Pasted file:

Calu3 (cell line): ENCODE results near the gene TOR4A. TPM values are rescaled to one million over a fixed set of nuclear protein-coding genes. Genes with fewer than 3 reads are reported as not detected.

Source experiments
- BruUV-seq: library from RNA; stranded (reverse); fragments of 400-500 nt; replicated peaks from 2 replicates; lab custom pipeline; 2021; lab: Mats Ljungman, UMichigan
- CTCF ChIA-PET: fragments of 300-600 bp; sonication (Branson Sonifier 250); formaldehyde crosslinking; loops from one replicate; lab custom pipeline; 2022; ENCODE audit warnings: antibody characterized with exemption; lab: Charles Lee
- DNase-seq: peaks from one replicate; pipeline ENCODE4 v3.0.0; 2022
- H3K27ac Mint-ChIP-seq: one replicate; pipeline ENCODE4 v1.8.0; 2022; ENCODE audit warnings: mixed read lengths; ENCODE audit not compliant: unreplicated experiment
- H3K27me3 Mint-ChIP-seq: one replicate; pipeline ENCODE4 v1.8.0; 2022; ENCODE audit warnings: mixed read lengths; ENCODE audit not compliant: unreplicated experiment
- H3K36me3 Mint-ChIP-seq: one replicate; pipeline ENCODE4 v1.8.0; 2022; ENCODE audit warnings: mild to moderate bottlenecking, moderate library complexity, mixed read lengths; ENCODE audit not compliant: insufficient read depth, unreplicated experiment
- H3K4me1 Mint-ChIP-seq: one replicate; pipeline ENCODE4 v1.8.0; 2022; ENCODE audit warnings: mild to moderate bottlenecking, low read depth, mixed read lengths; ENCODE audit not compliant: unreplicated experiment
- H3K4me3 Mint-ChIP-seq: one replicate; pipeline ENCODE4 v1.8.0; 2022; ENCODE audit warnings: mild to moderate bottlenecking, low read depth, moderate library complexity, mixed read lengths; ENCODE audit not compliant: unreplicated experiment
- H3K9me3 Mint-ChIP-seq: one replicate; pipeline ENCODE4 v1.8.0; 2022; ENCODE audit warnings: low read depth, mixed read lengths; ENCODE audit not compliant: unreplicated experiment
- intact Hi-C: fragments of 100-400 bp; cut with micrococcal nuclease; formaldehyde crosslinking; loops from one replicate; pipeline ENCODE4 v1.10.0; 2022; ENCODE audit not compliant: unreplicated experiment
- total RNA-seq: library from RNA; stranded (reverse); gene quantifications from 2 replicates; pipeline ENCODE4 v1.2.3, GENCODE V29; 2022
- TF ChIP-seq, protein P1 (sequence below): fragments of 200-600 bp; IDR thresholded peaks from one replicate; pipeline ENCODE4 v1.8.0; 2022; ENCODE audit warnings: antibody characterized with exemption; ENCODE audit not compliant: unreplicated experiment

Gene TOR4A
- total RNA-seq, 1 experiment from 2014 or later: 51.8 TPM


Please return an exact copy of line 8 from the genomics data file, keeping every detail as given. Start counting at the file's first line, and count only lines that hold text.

- H3K36me3 Mint-ChIP-seq: one replicate; pipeline ENCODE4 v1.8.0; 2022; ENCODE audit warnings: mild to moderate bottlenecking, moderate library complexity, mixed read lengths; ENCODE audit not compliant: insufficient read depth, unreplicated experiment